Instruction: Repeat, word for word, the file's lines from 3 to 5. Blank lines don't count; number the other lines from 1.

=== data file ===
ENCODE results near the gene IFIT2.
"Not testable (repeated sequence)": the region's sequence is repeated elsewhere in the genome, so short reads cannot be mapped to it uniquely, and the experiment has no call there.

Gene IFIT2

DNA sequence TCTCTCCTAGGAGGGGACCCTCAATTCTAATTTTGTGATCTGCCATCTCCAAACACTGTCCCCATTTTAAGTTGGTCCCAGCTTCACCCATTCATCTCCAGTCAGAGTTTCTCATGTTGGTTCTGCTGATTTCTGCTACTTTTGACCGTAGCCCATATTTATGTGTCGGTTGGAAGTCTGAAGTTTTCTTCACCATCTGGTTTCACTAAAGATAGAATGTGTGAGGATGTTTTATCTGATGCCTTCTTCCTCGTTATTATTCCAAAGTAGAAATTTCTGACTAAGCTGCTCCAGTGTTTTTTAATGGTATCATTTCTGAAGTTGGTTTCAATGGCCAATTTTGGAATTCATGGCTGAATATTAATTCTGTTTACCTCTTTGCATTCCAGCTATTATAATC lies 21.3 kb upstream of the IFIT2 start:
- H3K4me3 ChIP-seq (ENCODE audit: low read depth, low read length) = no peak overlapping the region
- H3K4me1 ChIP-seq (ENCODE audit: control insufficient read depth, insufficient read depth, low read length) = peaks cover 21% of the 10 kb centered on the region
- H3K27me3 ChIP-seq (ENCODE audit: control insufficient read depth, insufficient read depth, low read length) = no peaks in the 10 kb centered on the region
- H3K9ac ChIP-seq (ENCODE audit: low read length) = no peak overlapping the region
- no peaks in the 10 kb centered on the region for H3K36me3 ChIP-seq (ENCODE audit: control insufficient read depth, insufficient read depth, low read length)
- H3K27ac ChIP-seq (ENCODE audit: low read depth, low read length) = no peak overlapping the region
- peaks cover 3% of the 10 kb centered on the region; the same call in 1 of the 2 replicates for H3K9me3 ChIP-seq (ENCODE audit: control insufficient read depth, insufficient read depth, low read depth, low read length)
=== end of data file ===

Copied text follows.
Gene IFIT2

DNA sequence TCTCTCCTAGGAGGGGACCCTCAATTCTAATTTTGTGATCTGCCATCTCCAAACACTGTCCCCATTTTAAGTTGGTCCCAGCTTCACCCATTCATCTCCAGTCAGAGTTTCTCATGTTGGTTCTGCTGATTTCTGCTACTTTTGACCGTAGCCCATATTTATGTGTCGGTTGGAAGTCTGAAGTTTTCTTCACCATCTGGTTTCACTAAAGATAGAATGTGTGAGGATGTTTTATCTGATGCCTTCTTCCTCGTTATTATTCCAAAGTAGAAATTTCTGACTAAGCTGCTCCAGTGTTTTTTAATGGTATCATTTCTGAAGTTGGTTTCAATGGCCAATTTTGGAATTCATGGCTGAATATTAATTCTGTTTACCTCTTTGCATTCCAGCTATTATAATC lies 21.3 kb upstream of the IFIT2 start:
- H3K4me3 ChIP-seq (ENCODE audit: low read depth, low read length) = no peak overlapping the region